In 2020, global sales of electric cars rose sharply, increasing by 43% to over 3m. This is in spite of overall car sales declining by a fifth during the coronavirus pandemic.
The brand that sold the most electric cars was Tesla, selling almost 500,000 units. Next was Volkswagen. Across Europe, sales of electric cars more than doubled, edging the region last China as the world’s largest market for them, according to data published by Sweden-based consultancy EV-volumes.com, on Tuesday.
Making up 4.2% of the global car market is the sales of battery-electric vehicles (BEVs) and plug-in hybrid electric vehicles (PHEVs). The numbers are up from 2.5% in 2019. The rising sales have been encouraged by government policies to bring down the rate of carbon emissions. According to Viktor Irle, however, a key factor is that electric cars are simply a better technology. Irle is a sales and marketing analyst at EV-volumes.com.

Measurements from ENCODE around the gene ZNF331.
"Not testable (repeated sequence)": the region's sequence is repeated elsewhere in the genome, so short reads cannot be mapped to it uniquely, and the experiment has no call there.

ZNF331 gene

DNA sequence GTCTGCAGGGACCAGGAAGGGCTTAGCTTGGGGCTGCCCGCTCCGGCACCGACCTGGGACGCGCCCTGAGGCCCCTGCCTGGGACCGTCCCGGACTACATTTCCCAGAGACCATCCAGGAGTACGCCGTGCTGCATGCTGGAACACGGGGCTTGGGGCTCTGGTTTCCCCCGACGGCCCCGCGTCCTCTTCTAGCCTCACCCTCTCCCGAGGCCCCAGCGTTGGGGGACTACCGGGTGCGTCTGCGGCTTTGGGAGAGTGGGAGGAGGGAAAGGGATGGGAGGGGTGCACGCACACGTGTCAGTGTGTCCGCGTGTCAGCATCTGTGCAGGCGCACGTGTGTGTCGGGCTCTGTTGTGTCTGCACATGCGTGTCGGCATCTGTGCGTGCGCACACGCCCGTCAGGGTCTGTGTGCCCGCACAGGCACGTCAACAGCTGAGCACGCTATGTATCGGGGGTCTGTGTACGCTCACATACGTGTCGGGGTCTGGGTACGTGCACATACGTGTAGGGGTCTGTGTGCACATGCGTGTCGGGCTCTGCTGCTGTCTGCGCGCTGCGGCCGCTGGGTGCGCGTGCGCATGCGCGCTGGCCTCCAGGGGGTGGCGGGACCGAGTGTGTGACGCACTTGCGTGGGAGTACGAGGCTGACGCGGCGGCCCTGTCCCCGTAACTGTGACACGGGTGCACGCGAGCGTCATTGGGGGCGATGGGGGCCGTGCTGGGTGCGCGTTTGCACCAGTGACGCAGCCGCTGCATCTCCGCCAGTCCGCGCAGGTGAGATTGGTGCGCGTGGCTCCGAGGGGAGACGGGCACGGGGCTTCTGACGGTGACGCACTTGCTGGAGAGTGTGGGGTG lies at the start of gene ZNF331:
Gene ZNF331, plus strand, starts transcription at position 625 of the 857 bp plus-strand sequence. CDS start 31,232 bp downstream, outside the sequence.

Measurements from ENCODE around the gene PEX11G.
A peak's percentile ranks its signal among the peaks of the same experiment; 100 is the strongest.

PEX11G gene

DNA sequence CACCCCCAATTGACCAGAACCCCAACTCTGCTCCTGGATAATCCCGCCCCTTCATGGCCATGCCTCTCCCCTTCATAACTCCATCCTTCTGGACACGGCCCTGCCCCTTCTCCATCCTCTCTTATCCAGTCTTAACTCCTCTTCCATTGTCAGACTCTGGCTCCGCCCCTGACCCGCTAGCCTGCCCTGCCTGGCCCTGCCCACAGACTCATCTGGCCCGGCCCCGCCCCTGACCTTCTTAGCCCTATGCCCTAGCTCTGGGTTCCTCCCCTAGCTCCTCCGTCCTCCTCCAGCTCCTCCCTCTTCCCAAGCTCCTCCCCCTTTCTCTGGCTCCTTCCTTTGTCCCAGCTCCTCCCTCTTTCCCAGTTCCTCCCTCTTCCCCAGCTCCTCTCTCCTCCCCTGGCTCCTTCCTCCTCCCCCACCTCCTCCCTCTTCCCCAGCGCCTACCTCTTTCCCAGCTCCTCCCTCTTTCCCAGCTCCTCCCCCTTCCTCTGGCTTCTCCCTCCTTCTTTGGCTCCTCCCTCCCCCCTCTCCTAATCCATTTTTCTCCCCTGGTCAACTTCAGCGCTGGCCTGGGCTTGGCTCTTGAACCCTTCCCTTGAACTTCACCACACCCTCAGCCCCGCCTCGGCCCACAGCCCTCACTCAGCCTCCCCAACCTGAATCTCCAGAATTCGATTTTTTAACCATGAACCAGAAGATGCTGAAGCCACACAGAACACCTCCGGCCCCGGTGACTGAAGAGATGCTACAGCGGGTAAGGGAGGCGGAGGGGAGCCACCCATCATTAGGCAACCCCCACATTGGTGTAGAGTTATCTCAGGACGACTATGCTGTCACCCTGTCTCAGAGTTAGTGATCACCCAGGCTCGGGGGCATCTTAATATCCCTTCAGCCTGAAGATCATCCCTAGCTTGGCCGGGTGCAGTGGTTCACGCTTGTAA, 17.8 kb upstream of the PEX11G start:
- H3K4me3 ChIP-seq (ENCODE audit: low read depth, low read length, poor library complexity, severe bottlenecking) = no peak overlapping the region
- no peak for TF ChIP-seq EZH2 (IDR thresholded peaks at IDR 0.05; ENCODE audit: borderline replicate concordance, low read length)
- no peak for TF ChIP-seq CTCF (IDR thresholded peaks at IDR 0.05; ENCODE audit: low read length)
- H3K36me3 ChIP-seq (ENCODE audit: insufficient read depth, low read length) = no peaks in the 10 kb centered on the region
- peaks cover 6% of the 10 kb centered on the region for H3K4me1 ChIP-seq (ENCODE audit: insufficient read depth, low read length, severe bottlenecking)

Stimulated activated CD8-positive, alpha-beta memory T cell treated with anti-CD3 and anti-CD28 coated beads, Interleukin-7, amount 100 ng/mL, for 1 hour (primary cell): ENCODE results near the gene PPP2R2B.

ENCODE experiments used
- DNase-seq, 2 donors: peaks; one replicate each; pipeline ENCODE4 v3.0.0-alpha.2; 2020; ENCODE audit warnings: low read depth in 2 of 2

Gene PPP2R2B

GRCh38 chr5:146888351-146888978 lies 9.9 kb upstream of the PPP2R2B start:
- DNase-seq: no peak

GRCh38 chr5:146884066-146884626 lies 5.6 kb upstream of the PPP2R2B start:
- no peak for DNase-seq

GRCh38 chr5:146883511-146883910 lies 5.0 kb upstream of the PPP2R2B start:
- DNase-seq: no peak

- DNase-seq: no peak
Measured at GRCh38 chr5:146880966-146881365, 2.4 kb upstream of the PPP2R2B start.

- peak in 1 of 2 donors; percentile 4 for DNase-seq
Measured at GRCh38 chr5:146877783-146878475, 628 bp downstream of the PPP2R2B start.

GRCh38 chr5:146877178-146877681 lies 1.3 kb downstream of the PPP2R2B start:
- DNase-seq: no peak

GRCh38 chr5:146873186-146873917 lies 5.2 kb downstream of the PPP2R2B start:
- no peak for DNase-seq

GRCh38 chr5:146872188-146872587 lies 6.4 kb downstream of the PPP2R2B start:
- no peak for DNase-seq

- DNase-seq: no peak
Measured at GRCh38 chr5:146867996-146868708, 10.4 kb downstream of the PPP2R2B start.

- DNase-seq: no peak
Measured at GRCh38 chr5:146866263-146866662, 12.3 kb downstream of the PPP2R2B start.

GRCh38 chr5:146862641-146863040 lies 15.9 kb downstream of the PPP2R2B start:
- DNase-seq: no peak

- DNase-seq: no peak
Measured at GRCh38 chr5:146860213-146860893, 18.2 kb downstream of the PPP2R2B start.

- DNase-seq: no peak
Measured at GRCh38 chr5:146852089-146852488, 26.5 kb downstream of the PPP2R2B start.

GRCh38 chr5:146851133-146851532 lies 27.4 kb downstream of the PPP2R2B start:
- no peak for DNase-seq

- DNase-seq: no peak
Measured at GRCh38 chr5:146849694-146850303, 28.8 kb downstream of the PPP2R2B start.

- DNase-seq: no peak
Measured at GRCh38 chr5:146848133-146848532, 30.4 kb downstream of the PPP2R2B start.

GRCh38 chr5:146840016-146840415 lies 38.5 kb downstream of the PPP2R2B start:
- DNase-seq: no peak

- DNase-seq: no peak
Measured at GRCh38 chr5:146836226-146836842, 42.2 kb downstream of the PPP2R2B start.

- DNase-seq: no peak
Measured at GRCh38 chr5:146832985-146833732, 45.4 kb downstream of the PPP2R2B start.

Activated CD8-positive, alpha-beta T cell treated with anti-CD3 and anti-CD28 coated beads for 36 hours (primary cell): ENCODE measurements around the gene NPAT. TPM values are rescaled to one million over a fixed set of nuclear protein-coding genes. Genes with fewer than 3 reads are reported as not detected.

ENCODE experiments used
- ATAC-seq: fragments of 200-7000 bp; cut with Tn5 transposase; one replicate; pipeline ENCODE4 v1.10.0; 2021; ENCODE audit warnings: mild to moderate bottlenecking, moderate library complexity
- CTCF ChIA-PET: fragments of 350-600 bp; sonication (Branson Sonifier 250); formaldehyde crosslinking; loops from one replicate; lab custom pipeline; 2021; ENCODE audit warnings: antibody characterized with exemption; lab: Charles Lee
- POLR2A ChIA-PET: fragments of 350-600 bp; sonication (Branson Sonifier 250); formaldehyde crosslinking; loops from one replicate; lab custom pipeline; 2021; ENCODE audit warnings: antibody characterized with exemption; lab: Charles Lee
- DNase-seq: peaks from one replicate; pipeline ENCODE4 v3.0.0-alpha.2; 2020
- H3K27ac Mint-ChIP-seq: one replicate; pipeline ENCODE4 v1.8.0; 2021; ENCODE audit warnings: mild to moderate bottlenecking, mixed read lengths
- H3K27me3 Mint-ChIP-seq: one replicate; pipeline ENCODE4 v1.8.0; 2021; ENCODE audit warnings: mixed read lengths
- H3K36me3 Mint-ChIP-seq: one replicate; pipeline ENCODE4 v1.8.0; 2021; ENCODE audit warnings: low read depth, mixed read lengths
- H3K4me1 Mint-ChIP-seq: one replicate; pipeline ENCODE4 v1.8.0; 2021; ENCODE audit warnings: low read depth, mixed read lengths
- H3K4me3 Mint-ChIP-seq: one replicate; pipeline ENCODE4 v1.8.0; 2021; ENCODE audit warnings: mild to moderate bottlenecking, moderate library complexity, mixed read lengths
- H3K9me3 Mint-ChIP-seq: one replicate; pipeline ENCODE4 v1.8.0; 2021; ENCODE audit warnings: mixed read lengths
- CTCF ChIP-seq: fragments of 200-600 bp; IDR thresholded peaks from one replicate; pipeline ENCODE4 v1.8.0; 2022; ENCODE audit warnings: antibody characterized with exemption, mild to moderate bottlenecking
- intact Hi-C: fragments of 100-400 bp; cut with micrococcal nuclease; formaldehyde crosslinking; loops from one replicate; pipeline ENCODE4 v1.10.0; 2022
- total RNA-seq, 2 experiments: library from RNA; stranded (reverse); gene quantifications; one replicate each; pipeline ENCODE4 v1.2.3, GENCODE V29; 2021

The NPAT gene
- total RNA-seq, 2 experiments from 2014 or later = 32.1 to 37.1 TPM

A Better Technology
Irle said: “The political push is still there — [governments] everywhere speak about the green recovery.”
“But the main reason for growth is simple—electric cars are a better technology. There is no noise, no pollution, better acceleration, and cheaper running costs. If people test-drive an electric car, they’re not going to go back to gasoline vehicles. The problem at the moment is that the price is a bit higher, but the cost is really coming down as well.”
Irle added that the comparatively high purchase prices of electric cars may have helped manufacturers survive the COVID-19 pandemic, noting that “The cheap car segments are always the worst hit [in recessions], because it’s not normally high-income people that buy those cars.”
Furthermore, Irle forecasts that the industry will witness continued growth in 2021 and estimates that about 4.6 million electric cars will be sold by the end of the year.